(4) the SPC IP Court may accept, at first-instance level, cases that are very important or complex on a national scale; 

(5) where judgments, rulings and mediation decisions made by lower jurisdictions mentioned in the above Sub-articles 1 to 3 have become effective (no appeal before the SPC IP Court), it is still possible to file (within six months) a re-trial application before the SPC IP Court; 

(6) the SPC IP Court shall also hear the appeals filed against lower-courts judgments (in cases mentioned under the above Sub-articles 1 to 3) that are based on jurisdiction issues, or imposed fines or detention or decided the prolongation of procedural time limits; and

(7) any other cases that the court may deem necessary to accept.

The SPC IP Court will use modern technologies in the procedural processes. Subject to the litigating parties’ agreement, the IP Court may serve all documents related to the case (eg, summons to appear, evidence and judgments) via the electronic platform (internal to the case and only accessible to the court and to the litigants), via the website of China Judicial Process Information Online (accessible to the public), or via fax or email (Article 4). More specifically, the court may organise the exchange of evidence or pre-trial meetings on the electronic platform or via video conferences (Article 5).

Regarding the physical location of the hearing, the IP Court is also quite flexible and may adjust to the circumstances of the case. This means that the panel of judges may decide to hold the hearing where the first-instance judgment was made or on the scene, which, one may assume, could be the place where the alleged infringing heavy machinery is located (Article 6).

All information concerning a case shall be published (case filing, composition of the panel of judges, identity of the parties, procedure and judgment) on the website of China Judicial Process Information Online (Article 8).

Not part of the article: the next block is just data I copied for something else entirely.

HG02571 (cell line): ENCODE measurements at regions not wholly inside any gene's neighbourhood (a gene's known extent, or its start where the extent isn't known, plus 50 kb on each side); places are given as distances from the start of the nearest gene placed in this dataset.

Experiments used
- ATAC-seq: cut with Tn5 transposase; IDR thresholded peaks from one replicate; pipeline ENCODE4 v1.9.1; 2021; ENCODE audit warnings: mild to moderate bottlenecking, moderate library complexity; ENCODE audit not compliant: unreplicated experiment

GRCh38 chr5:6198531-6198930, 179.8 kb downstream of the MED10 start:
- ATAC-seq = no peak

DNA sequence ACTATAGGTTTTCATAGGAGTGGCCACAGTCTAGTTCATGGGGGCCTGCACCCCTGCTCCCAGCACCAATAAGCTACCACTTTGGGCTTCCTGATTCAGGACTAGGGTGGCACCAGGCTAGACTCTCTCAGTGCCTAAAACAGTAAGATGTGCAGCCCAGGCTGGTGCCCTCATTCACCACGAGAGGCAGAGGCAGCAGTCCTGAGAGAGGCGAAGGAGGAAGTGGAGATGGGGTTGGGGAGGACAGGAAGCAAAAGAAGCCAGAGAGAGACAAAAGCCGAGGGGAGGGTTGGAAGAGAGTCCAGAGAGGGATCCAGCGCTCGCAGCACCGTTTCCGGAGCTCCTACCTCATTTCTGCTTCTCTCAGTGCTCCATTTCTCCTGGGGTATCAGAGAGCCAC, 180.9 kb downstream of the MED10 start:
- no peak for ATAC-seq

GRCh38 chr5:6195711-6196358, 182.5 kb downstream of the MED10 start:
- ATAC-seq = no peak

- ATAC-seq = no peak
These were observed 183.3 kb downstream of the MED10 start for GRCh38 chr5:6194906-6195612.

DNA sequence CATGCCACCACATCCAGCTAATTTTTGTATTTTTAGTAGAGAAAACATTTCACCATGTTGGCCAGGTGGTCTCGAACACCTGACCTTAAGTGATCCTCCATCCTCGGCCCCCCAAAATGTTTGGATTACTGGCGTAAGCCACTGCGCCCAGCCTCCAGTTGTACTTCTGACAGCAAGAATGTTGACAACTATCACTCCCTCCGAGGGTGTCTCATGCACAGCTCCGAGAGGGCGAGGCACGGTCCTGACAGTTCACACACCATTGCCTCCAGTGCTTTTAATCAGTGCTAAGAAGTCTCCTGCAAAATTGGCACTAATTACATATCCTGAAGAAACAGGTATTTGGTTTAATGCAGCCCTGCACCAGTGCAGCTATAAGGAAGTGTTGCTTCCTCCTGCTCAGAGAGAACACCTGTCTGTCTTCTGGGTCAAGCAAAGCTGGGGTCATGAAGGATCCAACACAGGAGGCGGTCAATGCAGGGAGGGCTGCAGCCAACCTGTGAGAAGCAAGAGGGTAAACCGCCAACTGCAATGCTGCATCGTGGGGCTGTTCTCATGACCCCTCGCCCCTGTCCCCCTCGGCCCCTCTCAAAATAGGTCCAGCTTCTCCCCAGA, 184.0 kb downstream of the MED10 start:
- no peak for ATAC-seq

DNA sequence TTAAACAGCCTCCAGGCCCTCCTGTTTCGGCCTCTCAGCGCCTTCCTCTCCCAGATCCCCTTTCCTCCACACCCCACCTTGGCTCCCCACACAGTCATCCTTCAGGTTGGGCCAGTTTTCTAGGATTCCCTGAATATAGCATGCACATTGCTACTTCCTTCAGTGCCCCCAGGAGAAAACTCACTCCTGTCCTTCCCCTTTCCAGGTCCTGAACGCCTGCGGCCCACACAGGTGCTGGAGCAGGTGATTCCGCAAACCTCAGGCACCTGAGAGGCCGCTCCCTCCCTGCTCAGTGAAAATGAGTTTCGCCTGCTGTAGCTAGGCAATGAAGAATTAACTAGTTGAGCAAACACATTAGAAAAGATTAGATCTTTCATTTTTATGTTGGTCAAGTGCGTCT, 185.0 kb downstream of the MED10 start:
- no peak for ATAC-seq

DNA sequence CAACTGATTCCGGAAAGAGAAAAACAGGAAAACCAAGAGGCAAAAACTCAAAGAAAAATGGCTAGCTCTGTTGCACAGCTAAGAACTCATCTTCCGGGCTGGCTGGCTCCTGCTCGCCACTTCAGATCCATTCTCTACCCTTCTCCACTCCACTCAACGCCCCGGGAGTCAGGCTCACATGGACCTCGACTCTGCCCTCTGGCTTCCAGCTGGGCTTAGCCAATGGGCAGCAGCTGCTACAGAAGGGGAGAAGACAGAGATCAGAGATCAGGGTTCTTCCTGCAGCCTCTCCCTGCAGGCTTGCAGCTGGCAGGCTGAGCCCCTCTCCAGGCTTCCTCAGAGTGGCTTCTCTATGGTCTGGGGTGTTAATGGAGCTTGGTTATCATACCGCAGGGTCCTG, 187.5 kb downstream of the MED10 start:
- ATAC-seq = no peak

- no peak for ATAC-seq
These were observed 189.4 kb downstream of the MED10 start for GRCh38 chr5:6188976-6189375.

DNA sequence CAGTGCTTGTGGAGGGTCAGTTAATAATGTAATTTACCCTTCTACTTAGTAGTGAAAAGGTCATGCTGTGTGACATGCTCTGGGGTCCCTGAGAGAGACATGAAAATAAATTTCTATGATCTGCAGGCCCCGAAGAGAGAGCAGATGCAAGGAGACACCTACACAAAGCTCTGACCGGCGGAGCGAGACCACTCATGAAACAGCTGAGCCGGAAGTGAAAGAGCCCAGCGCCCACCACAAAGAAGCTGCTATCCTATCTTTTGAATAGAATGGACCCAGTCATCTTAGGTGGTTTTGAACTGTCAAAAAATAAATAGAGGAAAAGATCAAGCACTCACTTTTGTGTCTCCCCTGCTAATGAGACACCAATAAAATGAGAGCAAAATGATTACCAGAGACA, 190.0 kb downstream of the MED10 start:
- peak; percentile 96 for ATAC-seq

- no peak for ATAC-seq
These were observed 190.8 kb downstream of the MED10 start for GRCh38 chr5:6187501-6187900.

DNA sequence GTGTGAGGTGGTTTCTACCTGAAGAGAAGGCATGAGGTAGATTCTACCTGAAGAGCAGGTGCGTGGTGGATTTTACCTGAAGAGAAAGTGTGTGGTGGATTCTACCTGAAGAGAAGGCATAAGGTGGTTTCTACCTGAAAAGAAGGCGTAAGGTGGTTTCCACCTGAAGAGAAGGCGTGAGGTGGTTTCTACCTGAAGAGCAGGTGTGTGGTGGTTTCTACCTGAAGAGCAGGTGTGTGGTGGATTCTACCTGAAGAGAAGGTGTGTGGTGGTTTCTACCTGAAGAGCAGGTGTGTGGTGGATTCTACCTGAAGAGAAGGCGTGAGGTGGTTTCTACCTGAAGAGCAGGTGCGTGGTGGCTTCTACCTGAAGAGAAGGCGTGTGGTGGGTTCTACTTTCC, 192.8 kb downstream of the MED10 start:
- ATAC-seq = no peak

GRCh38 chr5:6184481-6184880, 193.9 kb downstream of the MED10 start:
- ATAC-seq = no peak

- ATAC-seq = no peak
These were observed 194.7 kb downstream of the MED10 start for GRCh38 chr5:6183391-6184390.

For very important, controversial or difficult cases, the decision will be made after internal consultation between the president, the vice president and several experienced judges of the SPC IP Court, constituting the judges’ council (Article 9).

The SPC IP Court is in charge of conducting research and establishing criteria and rules so as to guide the practice of the lower people’s courts (Article 10).

As provided by Chinese Law, the Procuratorate may request the revision of judgments; for judgments made by IP Courts and intermediate courts, the request should be made by the Supreme Procuratorate (not at the provincial level) before the Supreme People’s Court (Article 11).

The provisions set forth some transitory measures: for all judgments issued before 1 January 2019, appeals shall follow the rules in place before the creation of the SPC IP Court (Article 12); the same principle applies to judgments that became effective before 1 January 2019 (Article 13). Some local (basic level) courts may have received jurisdiction to accept cases involving technical aspects. After this date, they will no longer have this capacity. However, for cases still pending on 1 January 2019, the previous rules governing appeals against judgments (therefore rendered after 1 January 2019) shall continue to apply.

Applications for retrial

Right after the NPC’s adoption of its decision, one question came immediately to mind: since the new IP Court is part of the SPC, who will review applications for retrial filed against its judgments?

In October 2018 the SPC verbally confirmed, during a press conference, that retrial applications filed against judgments rendered by the SPC IP Court shall be adjudicated by the IPR Tribunal of the SPC. This gave rise to speculation that, whenever a case is adjudicated by the SPC Tribunal acting as second instance (when the case started, at first instance, at High Court level), the SPC IP Court might serve as retrial court. Therefore, the SPC IP Tribunal and the SPC IP Court might serve as retrial courts for each other’s cases.